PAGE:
Do-It-Yourself Crackers

Pioneer Crackers

4 cups flour (white or whole wheat)

1 cup rolled oats

1/2 cup shortening

2 cups buttermilk, yogurt, or cream

1 teaspoon salt

1 teaspoon baking soda

Mix all ingredients together and form dough into ball. On a floured surface, roll out a small portion at a time until very thin. Sprinkle lightly with salt and cut into desired shapes. Place pieces close together on greased baking sheet and bake at 400 degrees until edges begin to brown (approximately 10–15 minutes). Remove from oven, turn crackers over, and bake again (about 10–15 minutes more) until crisp and dry. Cool on rack.

Wheat Thins

1 3/4 cups whole wheat flour

1 1/2 cups white flour

1/3 cup oil

3/4 teaspoon salt

1 cup water

Mix dry ingredients. Emulsify oil in blender with water and salt.

Blend liquid mixture into dry ingredients, kneading as little as possible. Make smooth dough, then roll as thin as possible (no thicker than 1/8 inch) on unoiled cookie sheet. Perforate with tracing wheel (used in sewing to mark patterns) or knife to mark size of cracker desired, but do not cut through. Prick each cracker a few times with a fork. Sprinkle lightly with plain or seasoned salt. Bake at 350 degrees until crisp and light brown—about 20–25 minutes. Break apart when cool. Karine Eliason, Glendale, Arizona

The Family That Writes Together

Someone suggested a family “journalist of the week,” and the idea has caught on in our family. Each week one family member takes his turn keeping the family diary; at family home evening he reads his entry, and the rest of us help him add important items that have been left out. He then signs his name.

Some members of our family do not keep personal journals, and this gives them a chance to record their own versions of our family history and to learn the value of record keeping at the same time. We hope this will be a training ground for younger family members to develop journal-keeping skills.

With its samples of the individual handwriting and viewpoint of each family member, our journal is most interesting. It has already become a family treasure. Wanda West Badger, Salt Lake City, Utah

The Meatier Issues

What shopper has not wondered why steak sells for $2.50 a pound when a market steer is worth only 52 cents a pound? The answer is found in the simple saga of a beef from hoof to table. And such information can help you be wiser in your purchase of meat.

Dr. Leon Orme, chairman of the Animal Science Department at Brigham Young University, explains that when a 1000-pound choice beef is slaughtered, approximately 40 percent of the animal’s weight—head, hooves, hide, and tallow—is waste. To break even, the meat packer must sell 600 pounds of meat for the same amount he paid for 1000 pounds. This hikes the price up to 86 cents a pound.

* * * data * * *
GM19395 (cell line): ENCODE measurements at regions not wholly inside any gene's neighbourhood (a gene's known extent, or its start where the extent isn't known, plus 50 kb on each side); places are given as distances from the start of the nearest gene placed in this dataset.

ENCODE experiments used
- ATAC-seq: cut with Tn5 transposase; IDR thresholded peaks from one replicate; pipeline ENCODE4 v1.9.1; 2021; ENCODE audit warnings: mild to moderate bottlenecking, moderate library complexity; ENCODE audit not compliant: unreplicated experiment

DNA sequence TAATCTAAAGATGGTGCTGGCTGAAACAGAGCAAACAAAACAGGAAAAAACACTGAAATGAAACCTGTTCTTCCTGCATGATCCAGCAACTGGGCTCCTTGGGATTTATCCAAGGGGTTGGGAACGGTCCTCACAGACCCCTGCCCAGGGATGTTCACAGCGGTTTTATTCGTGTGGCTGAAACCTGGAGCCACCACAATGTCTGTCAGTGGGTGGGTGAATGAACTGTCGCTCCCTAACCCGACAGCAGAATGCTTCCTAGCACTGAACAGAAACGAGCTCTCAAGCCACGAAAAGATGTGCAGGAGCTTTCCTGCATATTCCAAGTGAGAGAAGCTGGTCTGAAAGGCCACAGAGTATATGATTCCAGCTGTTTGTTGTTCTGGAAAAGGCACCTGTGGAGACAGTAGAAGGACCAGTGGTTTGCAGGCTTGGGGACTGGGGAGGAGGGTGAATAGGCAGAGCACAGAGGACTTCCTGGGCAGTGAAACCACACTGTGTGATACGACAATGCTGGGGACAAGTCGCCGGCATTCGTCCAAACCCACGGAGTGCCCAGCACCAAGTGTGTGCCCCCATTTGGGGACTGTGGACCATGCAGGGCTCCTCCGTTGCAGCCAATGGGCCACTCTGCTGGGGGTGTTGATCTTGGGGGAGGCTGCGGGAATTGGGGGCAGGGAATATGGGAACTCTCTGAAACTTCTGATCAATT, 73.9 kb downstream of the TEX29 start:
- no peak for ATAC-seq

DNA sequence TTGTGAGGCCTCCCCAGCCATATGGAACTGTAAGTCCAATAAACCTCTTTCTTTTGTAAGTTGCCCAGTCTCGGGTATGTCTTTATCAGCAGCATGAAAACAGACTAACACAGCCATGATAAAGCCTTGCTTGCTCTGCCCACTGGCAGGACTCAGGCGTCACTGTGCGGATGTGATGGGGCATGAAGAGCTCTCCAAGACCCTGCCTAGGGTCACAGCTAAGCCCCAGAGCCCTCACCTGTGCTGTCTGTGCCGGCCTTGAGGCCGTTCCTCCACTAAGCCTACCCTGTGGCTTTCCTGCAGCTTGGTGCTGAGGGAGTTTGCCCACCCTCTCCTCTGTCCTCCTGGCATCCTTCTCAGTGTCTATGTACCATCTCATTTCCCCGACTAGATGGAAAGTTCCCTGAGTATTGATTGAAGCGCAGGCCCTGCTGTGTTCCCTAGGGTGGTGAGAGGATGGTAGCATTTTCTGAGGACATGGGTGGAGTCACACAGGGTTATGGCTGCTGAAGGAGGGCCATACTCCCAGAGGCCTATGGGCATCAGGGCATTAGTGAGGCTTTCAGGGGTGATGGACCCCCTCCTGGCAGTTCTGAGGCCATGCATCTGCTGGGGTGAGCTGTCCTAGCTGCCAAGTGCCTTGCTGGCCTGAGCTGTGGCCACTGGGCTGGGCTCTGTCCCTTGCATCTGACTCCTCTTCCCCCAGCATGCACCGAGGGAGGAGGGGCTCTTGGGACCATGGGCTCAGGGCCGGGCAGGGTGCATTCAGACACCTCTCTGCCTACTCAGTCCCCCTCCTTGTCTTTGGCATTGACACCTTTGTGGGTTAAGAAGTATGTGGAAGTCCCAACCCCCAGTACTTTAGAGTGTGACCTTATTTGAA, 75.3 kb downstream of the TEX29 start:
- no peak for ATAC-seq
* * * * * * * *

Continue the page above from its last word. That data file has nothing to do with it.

The 600-pound carcass is then cut into saleable portions. The bone and excess fat constitute nearly a thirty percent weight loss of the 600 pounds, so a 1000-pound beef yields only 420 pounds of closely trimmed retail meat. And the half side of beef that is ready for your deep freeze costs $1.25 a pound. By way of analogy, Dr. Orme explains that shoppers pay a per-pound price for bananas or oranges and then throw away the peel. The price for the edible portion is actually much higher, but they don’t think about that. With meat, the “peeling” is done before purchase, and the price reflects it.

Obviously, cutting, packaging, and labor costs boost the price again. And if the retailer sells a less tender chuck roast for $1.19 a pound, he must make up the difference on the more desirable cuts of meat, such as fine steaks, sirloin and rib roasts. This accounts for the higher price of steak.

The best way to get your money’s worth is to know the meat you purchase. Tender cuts, coming from the parts of the animal that have had the least exercise, are more expensive. Tender roasts include standing rib, rolled rib, rump, rolled rump, and sirloin tip. These should be cooked with dry heat—roasted uncovered, at 250°–300° to avoid shrinkage and keep in the juices. The drippings will taste better, too, without the burned flavor from higher-temperature cooking. Tender steaks for broiling include club, rib, T-bone, porterhouse, sirloin, and filet mignon.

The bone configurations—T-bone, rib bone, and sirloin bone—help to identify the tender cuts; the seven-bone and round bone indicate less tender cuts. Fat marbling through the meat indicates tenderness and juiciness; but muscle bundles (connective tissue) indicate a less tender cut. If the bones are red in color and porous, the animal was young when it was slaughtered and the meat will be more tender; if the bones are white and flinty, the animal was more mature.

Less tender roasts or steaks should be braised—cooked with liquid in a covered vessel at a low temperature for a long period of time. These include round roast, rump, sirloin, chuck, flank steak, and short ribs. Brigham Young University, Public Communications Bulletin

Threading the Needle

An easy way to thread yarn when tying a quilt is to make a loop from regular sewing thread and pass this through the eye of the needle. Insert the yarn through the loop and pull the loop and yarn back through the eye. Presto! The needle is threaded. Lana Floyd, Lithia Springs, Georgia

[illustrations] Illustrated by Mary W. Garlock